YOKOTA AIR BASE, Japan — The 353rd Special Operations Group organized exercise Gryphon Jet from June 17-26, 2020 at Yokota Air Base, Japan.
Over that 10-day period, U.S. forces teamed up to execute the high altitude high opening, high altitude low opening, fast rope, and repel training needed to get its special tactics operators where they need to be quickly, efficiently, and most importantly, ready to respond at a moment’s notice.
“Essentially, as part of our COVID-19 response and ensuring the health and safety of our Airmen, we haven’t been able to do a lot of the integration exercises that we’ve been able to do under normal circumstances.” said Lt. Col Jason Hock, 21st SOS commander, “We’ve been able to maintain a lot of our training at Yokota and within the 353rd SOG, but not as much with our other mission partners. This exercise gave us an opportunity to travel within Japan from base to base and train with our mission partners to increase our interoperability and capability within the special operations community.”
Gryphon Jet’s complete list of participants included: U.S. Air Force C-130J Super Hercules assigned to the 36th Airlift Squadron, CV-22 Ospreys assigned to the 21st Special Operations Squadron, 374th Operations Group Survival, Evasion, Resistance and Escape (SERE) specialists, all out of Yokota, 353rd Special Operation’s Group special tactics operators out of Kadena Air Base, Japan, U.S. Navy special operators with the Navy SEALs (Sea, Air and Land) Team One, and Army Special Operators with the 1st Battalion, 1st Special Forces Group (Airborne) out of Torii Station, Japan.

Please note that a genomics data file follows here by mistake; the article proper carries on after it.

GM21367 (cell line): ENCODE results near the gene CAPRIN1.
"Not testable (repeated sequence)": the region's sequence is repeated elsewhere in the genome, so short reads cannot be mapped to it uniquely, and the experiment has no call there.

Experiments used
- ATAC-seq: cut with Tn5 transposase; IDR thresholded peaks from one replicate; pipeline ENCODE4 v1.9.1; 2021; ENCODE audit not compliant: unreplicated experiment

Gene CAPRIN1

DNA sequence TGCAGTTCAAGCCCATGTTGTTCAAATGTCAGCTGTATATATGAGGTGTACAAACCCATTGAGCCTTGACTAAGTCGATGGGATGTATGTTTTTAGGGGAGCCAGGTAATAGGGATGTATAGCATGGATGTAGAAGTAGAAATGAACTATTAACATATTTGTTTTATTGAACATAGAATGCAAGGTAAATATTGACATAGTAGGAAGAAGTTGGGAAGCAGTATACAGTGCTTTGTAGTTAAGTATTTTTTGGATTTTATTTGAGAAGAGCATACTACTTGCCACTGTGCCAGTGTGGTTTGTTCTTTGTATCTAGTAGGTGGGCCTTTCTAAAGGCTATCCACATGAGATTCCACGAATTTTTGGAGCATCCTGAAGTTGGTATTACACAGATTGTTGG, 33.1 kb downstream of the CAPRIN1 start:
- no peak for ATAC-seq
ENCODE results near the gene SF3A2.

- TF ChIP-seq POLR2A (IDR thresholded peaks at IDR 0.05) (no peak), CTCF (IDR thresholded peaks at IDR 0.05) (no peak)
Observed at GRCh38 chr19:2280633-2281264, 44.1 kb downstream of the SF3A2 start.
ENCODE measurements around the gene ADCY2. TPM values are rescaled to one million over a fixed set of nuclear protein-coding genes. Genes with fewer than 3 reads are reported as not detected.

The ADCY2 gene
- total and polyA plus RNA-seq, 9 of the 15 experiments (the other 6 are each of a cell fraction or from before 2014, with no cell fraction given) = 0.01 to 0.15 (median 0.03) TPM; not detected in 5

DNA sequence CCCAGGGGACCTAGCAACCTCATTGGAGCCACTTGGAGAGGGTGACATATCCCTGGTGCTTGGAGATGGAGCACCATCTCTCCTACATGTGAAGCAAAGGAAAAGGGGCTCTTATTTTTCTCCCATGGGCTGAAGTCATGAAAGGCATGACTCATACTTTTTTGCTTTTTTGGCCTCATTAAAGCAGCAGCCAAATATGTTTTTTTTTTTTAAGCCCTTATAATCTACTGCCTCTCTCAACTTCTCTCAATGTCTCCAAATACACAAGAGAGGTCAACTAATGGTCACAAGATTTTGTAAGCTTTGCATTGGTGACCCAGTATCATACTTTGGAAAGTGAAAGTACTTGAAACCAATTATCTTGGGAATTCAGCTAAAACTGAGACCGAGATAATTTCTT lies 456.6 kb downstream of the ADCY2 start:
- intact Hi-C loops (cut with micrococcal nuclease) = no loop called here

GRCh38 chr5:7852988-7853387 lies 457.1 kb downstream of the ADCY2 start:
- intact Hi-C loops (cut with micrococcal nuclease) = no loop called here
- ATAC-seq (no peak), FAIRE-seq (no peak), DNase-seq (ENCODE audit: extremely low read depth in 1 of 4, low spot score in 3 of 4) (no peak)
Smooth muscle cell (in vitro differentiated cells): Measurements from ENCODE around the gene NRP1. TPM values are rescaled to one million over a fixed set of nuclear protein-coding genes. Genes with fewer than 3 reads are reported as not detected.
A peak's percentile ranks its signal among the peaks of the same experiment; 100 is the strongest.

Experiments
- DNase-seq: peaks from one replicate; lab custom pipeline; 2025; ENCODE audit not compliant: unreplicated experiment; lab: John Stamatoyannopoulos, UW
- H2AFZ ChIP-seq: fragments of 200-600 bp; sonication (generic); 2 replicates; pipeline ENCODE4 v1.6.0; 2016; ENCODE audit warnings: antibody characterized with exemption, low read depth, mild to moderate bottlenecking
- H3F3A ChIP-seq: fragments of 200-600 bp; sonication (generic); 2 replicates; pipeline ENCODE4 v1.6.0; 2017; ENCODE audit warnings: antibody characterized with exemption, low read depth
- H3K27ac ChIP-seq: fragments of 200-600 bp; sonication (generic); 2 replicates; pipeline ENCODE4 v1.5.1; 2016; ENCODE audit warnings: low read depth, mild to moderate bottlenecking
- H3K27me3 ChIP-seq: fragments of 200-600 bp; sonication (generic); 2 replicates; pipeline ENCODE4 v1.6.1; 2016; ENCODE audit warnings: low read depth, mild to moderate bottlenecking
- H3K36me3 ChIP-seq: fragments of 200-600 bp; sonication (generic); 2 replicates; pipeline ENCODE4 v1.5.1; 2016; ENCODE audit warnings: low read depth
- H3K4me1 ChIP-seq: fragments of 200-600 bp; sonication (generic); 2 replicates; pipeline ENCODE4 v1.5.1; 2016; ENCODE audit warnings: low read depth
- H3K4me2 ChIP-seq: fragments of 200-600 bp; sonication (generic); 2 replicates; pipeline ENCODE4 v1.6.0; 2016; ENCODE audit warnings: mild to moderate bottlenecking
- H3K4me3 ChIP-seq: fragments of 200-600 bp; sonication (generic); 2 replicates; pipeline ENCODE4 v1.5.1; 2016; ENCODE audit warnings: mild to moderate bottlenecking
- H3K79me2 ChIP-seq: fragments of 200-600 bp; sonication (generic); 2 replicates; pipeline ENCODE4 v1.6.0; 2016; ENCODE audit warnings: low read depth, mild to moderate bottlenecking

“What makes this training so important is it guarantees that we remain ready to respond to near-peer competition, contingency response, and personnel recovery scenarios throughout this area of responsibility,” said Hock. “Whatever we need to do in the defense of the U.S., Japan, or any of our allies in the Indo-Pacific region, we are prepared as a force to do just that.”
In maintaining that capability to respond, it is the flexibility and professionalism of the members of the special operations community that allows them to succeed.
“This is our bread and butter, this is what we do,” said Hock. “When we come together, regardless of our branch of service, we are able to get after that mission to make it happen. We’ve worked together seamlessly across the globe for so many years and that’s not going to stop anytime soon. Gryphon Jet only further cements that fact.”
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